Northern Ireland

Cherry Tree House did not meet 'minimum' standards of care, report finds

Cherry Tree House nursing home
Image caption The report also heavily criticised health regulators the RQIA

A County Antrim nursing home consistently failed to comply with regulations and meet minimum standards of care, an independent review has found.

The review into Cherry Tree House nursing home, in Carrickfergus, was triggered after a whistleblower revealed issues with patient safety.

She said her concerns were repeatedly ignored by health professionals.

Health regulators the RQIA were also heavily criticised in the report.

The report said the RQIA should have taken a more rigorous approach with the owners of Cherry Tree Nursing Home.

According to the authors of the report, the RQIA's failure to use the information presented to them led to fundamental aspects of care not being reported.

The report recommended the RQIA appoint lay assessors.

It also said the RQIA should ensure proper employment controls are in place to prevent certain members of staff, whose actions have already been questioned, from being able to move freely between homes.

The whistleblower, who first approached the BBC with her story in 2012, said she was delighted with the report.

Persistent warnings

"This is for all whistleblowers. I'm very happy with what the independent team has said."

The whistleblower who was a care worker at the home for several years eventually lost her job.

"I feel exhausted, but at last someone has listened to me. I'm delighted, it's thorough and hopefully it is the start of something bigger," she said.

The report vindicates the whistleblower's allegations including that her persistent warnings were repeatedly ignored, including by the regulator and managers in the home over several years.

The review team confirm that allegations of poor practice should have been acted on a lot sooner, especially on poor care standards, nutrition, staffing and continence care.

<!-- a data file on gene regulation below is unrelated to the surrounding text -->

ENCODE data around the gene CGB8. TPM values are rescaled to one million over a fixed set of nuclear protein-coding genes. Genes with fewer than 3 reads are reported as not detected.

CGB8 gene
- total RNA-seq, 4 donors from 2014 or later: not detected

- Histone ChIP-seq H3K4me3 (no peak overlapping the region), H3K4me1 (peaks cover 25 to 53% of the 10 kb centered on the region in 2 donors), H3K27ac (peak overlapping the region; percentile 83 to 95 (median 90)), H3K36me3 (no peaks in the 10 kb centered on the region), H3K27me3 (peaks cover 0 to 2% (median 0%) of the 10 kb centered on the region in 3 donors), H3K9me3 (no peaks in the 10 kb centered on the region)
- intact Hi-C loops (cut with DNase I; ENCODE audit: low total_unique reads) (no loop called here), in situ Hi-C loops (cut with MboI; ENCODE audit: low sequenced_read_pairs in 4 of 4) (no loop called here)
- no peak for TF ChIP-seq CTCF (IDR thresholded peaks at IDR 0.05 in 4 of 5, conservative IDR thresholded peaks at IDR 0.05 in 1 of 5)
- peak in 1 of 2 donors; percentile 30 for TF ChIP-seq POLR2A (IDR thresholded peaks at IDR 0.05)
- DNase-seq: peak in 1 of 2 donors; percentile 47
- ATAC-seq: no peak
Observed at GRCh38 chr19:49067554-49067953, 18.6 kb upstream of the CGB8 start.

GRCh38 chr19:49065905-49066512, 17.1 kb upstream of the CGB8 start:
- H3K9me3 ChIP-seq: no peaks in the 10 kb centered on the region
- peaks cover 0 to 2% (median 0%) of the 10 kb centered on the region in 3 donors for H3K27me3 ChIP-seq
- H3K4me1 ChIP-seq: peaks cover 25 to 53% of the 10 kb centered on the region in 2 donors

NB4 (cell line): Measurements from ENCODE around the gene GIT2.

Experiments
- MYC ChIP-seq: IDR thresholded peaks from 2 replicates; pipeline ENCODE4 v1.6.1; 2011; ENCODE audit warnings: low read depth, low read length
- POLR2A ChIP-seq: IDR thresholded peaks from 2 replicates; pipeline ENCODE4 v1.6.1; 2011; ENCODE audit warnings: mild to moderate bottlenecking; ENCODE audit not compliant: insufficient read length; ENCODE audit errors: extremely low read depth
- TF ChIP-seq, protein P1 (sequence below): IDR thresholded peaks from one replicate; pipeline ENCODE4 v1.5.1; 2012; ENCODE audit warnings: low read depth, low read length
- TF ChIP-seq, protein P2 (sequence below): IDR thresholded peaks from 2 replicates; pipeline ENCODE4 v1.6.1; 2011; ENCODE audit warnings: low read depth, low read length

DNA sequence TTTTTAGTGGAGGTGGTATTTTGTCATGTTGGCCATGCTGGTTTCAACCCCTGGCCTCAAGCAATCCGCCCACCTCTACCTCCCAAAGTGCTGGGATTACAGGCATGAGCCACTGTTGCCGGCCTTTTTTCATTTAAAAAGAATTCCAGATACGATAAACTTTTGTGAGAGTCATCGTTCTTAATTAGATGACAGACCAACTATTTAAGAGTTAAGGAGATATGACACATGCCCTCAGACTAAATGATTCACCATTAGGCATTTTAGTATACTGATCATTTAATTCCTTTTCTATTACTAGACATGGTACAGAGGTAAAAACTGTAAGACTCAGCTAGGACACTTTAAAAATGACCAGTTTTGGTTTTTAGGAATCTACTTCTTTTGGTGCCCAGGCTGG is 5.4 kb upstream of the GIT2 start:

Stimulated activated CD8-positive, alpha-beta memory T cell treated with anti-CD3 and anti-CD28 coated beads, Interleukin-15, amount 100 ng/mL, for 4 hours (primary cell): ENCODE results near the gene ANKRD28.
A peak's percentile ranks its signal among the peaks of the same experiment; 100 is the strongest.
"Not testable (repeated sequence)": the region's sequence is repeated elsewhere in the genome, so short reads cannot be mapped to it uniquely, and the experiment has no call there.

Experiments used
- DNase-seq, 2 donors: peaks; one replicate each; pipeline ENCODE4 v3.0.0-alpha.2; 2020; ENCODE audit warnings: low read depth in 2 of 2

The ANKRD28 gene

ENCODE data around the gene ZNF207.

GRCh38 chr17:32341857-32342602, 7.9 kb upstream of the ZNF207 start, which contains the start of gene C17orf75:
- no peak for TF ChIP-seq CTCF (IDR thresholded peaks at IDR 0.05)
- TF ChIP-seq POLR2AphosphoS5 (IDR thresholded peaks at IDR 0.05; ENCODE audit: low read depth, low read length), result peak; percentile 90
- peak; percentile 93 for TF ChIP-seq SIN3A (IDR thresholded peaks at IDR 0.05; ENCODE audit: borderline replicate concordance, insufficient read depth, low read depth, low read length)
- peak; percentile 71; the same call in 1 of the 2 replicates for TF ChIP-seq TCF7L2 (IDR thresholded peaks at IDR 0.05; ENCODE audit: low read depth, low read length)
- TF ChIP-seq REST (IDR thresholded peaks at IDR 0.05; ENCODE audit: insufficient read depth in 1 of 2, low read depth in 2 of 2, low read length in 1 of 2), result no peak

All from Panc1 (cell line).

A statement from the owner of Cherry Tree Nursing Home, Jennifer Tracey, said: "The review into how the Department of Health, the Health and Social Care Board, health and social care trusts, and the RQIA handled any complaints or whistleblowing concerns about Cherry Tree House between 2005 and 2013 has indicated the need to strengthen and improve the current regulatory processes.

"While the report's recommendations do not deal with Cherry Tree House specifically, we recognise there is much in the report we can learn from and it provides useful insight into our own shortcomings.

"We will carefully study the entire document for the lessons we can take from it.

"In the meantime, we continue to be committed to working with our regulators to ensure we meet the standards our residents expect and deserve, and also to support stronger and improved regulatory processes, where they improve the nursing and residential home care for older people."

'Surprised'

The report also recommended that the RQIA consider how it can effectively ascertain the views of residents families and staff during inspections and that it should review its enforcement policy and procedures in light of developments in other jurisdictions.

The independent team was critical of some aspects of how the regulators carried out inspections, with some members of staff describing the practice of announced inspections as a waste of time.

Patient's First Northern Ireland, who represent whistleblowers, described the report as "extensive" but was critical that no one was held to account.

Spokesperson Aidan Hannah said: "We have been let down so many times in the past, that we are actually surprised that the report is so extensive.

"It supports the whistleblower in this case and is highly critical of the regulators.

"However no one is held to account. That is wrong. After all the whistleblower lost her job."

Stewart Dickson, an MLA for the area, said the report highlighted the need for reform of how nursing homes are regulated.

"The overwhelming number of recommendations shows the scale of reform that is required to ensure that we have robust inspection procedures and enforcement mechanisms in place," he said.

"The report directly refers to the system in Wales, which does not tolerate repeated failures affecting the care of nursing home residents."

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